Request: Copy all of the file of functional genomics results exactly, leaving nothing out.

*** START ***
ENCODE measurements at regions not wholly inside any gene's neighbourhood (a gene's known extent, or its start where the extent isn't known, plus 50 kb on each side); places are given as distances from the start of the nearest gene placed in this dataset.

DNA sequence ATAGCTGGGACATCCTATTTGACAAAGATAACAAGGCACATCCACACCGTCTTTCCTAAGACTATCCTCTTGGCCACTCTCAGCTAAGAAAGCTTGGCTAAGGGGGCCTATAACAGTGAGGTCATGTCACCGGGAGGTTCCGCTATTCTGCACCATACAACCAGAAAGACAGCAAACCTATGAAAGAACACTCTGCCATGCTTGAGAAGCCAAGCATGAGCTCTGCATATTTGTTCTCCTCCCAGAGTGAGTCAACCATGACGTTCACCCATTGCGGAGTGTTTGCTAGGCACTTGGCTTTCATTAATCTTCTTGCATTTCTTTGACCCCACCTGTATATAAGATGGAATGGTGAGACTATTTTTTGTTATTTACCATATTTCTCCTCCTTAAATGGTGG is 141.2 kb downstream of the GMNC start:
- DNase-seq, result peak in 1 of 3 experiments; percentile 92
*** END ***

ENCODE measurements at regions not wholly inside any gene's neighbourhood (a gene's known extent, or its start where the extent isn't known, plus 50 kb on each side); places are given as distances from the start of the nearest gene placed in this dataset.

DNA sequence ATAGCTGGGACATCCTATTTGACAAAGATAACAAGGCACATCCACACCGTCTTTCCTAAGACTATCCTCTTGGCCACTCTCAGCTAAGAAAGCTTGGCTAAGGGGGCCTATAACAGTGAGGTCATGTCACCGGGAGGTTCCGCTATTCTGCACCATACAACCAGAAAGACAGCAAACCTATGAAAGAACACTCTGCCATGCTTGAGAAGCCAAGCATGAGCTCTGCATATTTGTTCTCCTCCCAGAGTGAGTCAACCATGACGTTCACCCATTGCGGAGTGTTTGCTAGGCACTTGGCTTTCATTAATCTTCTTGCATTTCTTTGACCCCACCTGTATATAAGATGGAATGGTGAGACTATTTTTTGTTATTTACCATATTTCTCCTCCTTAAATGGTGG is 141.2 kb downstream of the GMNC start:
- DNase-seq, result peak in 1 of 3 experiments; percentile 92